8. WAIT FOR IT (all of you who started singing, I love you). Wait for inspiration (if you can). Wait for the changes to feel good. Wait for every decision from every character to feel natural to the story that you want to tell.
  9. ALWAYS TELL YOUR READERS AND EDITORS THANK YOU!!! I don’t care if you don’t use one thing they suggest. Their time is worth your thanks.


So, there you have it. Check the ego when revising. Don’t argue. Ponder. Consider. Move forward.


~ Jo

Spreading Writerly Wings

2016 was  a year of experimentation for me, writing and publishing wise. (yes, this post is a bit of a ME post…)

  1. I’ve branched into new areas of publishing by interning for a literary agency I have massive amounts of respect for. Yes, I’m doing this specifically to become a lit agent, but I’m taking my time, which is very unlike me.
  2. I finished my first MG novel.
  3. I wrote my first horror novel.
  4. I turned a historical I wrote 5 years ago into a romantic suspense, something I’d have NEVER taken the time to do if I hadn’t forced myself to keep these characters on my computer.
  5. I read books of ALLLL genres. Non-fic. Fiction. Historical. Magical. MG, Picture, YA, Adult…
  6. I said YES when asked to co-chair the Storymakers Conference.
  7. I’ve talked multiple authors through their WIPs.
  8. I’ve followed book sales closer than I ever have.

Even some of the simple things were harder than I imagined. Taking what I know about writing and shifting those things into different genres felt a bit like learning to ride a bike all over again – some things were there, and some things made me feel like a bumbling idiot. It’s ok. I’ve always believed that we should do at least one thing a year that makes us feel like a kid again – and not in the good way 😉

In a conversation about drafting, Kim Vanderhorst came up with this little gem:


I’ve learned a few things:

I can do hard things. I mean, I already knew this, but I don’t think we can be reminded enough.

Not everything (writing related) translates between genres, but SO much does.

I can write bigger things than I imagined. DON’T BE SCARED OF THAT PROJECT YOU’VE ALWAYS WANTED TO WRITE.

The importance of reading across genres. I knew this before, but now I KNOWWWW this.

Character is still key for me in finding motivation to finish something, and the more I talk to writerly friends, the more I see that everyone has that KEY thing to help them finish projects. Find yours.

I love, LOVE, LOVE talking authors through publication problems, careers, contract issues, and doing my best to work plotmajik – even more than I thought I would. (WHY is this so much easier to do for someone else?)

Whether or not I find homes for my new projects/genres doesn’t matter. As I’ve said before, I don’t believe in wasted words. I’ve learned SO much about myself. I’ve gained new levels of writerly confidence, and felt new levels of hopelessness, wondering if I’ll ever be as good as I want to be.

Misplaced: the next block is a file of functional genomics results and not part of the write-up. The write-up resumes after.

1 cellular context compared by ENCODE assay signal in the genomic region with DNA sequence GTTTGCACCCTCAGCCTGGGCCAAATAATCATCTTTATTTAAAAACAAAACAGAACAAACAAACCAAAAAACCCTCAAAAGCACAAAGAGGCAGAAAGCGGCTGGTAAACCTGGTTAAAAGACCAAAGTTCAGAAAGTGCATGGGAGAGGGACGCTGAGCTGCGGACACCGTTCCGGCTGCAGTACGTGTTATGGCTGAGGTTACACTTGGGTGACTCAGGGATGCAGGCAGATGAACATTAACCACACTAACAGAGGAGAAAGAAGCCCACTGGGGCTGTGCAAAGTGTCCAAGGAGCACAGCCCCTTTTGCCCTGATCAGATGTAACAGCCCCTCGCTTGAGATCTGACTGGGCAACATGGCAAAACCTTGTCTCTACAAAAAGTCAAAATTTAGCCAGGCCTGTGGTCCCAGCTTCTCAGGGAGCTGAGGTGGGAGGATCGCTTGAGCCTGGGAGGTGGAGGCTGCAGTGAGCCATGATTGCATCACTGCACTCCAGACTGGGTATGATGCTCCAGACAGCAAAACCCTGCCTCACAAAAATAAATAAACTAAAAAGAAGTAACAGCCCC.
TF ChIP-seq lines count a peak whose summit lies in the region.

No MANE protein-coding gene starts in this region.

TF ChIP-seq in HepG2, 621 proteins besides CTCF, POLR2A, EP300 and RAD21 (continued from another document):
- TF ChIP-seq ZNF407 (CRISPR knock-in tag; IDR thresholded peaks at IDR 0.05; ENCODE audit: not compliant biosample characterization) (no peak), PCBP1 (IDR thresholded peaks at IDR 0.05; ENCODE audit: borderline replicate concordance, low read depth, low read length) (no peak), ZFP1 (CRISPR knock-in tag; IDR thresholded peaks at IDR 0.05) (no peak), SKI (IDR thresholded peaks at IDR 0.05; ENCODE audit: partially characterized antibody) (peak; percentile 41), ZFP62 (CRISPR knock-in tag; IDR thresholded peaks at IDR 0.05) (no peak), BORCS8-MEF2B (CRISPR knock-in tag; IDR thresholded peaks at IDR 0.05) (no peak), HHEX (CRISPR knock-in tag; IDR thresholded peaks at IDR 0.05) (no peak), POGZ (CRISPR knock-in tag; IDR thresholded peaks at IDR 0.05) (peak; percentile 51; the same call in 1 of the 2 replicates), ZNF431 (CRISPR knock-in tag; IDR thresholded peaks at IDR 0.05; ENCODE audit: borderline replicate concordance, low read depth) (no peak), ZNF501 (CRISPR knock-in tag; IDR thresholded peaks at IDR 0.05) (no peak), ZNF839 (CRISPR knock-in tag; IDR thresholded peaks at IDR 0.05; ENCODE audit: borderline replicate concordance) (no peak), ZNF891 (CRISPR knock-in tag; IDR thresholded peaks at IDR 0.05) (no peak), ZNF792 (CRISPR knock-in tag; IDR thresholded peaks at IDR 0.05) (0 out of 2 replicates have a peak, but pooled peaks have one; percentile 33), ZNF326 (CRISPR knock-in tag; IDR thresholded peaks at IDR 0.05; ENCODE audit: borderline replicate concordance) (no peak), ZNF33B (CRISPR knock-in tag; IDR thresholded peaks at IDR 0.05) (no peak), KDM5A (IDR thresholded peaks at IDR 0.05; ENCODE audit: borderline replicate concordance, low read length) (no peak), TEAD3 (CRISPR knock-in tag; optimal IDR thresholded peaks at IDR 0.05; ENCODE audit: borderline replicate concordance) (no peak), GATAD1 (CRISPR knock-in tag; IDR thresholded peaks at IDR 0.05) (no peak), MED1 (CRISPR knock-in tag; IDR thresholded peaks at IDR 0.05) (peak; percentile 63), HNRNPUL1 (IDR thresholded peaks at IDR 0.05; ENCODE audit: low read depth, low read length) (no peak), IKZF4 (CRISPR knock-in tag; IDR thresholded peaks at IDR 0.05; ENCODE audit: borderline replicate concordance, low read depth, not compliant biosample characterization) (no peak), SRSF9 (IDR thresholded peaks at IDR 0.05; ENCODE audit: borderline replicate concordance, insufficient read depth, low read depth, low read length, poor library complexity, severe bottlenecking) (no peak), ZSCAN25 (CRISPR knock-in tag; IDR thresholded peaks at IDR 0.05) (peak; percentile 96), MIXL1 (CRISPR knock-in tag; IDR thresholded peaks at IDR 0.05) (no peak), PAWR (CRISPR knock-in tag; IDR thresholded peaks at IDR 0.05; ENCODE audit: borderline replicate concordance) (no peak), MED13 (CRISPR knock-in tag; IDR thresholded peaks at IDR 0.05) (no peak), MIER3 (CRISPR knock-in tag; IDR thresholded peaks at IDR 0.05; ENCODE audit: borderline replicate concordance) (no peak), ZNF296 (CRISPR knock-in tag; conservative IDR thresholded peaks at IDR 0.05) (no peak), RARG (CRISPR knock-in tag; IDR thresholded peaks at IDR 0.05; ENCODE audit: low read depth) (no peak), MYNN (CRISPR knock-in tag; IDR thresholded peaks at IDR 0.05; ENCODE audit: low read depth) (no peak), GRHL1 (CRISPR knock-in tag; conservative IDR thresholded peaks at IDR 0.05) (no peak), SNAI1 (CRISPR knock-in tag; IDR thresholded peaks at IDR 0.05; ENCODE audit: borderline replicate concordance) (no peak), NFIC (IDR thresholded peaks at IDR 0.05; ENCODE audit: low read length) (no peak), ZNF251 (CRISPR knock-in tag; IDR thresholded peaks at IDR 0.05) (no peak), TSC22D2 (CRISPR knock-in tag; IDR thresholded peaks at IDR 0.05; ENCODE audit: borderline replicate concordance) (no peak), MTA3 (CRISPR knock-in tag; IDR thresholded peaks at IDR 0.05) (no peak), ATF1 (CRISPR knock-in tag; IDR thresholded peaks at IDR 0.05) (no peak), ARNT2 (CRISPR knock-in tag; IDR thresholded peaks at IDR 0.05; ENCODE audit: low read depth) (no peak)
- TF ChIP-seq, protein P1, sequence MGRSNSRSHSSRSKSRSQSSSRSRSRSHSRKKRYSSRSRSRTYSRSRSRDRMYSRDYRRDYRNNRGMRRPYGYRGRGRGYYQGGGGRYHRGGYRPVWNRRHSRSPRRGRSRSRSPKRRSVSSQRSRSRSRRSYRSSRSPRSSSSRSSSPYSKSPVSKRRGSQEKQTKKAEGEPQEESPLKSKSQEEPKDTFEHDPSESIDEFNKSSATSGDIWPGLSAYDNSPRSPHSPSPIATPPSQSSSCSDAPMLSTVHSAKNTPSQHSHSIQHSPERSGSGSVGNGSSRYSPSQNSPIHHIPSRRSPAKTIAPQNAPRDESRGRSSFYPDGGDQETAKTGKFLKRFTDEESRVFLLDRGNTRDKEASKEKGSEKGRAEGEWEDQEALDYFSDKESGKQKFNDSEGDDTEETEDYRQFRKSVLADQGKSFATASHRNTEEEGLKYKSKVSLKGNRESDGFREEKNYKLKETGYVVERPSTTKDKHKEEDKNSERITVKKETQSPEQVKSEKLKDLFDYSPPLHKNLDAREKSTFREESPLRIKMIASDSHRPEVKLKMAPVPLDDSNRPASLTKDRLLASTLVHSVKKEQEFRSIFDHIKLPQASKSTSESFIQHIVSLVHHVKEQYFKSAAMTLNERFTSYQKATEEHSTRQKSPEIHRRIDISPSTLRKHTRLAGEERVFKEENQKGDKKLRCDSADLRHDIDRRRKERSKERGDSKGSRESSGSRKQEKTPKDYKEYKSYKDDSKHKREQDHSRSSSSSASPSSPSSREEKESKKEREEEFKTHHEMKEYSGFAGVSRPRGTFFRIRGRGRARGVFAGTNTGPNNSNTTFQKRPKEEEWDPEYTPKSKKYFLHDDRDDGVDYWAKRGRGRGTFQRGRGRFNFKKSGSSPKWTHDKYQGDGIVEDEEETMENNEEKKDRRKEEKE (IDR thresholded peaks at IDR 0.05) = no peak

The most important thing I’ve learned? Keep pushing, keep learning, keep moving forward.

Anyone else try something new last year?

~ Jo

P.S. Is it weird that I’m kinda excited for 2020 just because I think it’ll be fun to write and type?



I don’t care if you use these before you start to write, or if you’re like me, and you puke out a first draft before you know what your book is about, but here are a few BIG PICTURE QUESTIONS to help your WIP. Or a project you’re just beginning. Or something you’ve been thinking about writing for a while. Or if you’ve been trying to sell your novel, and an agent or publisher hasn’t picked it up…

  1. What are books that are similar (ish) to mine, and what made them great?
  2. Does my book have some/any of those traits? Or my version of those traits?
  3. What are the traits of characters I’ve read and loved, and which of those traits do I want my MC to have?
  4. What do I love about my character? What do I not love so much?
  5. How do I want readers to feel at the end of my book?
  6. Am I being too nice to my characters?
  7. Am I being too mean?
  8. Is there a “theme” or a level of understanding, or a concept that I’d love for readers to pull from my book?
  9. Now that I have a rough draft AND/OR a loose outline, does my novel start in the right place?
  10. Does it really?
  11. Am I playing on my MC’s worst fears?
  12. Have I taken a trope or an idea or a situation and made it TOO familiar?
  13. Am I using stereotypes (too much)?
  14. Would my MC choose something different at the end of the novel than at the beginning? HOW DID THE EVENTS OF THE BOOK CHANGE THEM?
  15. Does my general idea have good flow? (I actually find Snyder’s Beat Sheet not as helpful as snowflake method. FIND WHAT WORKS FOR YOU. (BEAT SHEET and SNOWFLAKE – if you’re curious)
  16. Can I summarize my book in one simple sentence? (if you’re having a hard time, try a favorite book or movie, and then go back to your project. If you still can’t… might need to tighten that idea)

Wanna add something? PLEASE PLEASE DO!!

And now for one of my fav-ever writing quotes:


Now. Go forth and WRITE!

~ Jo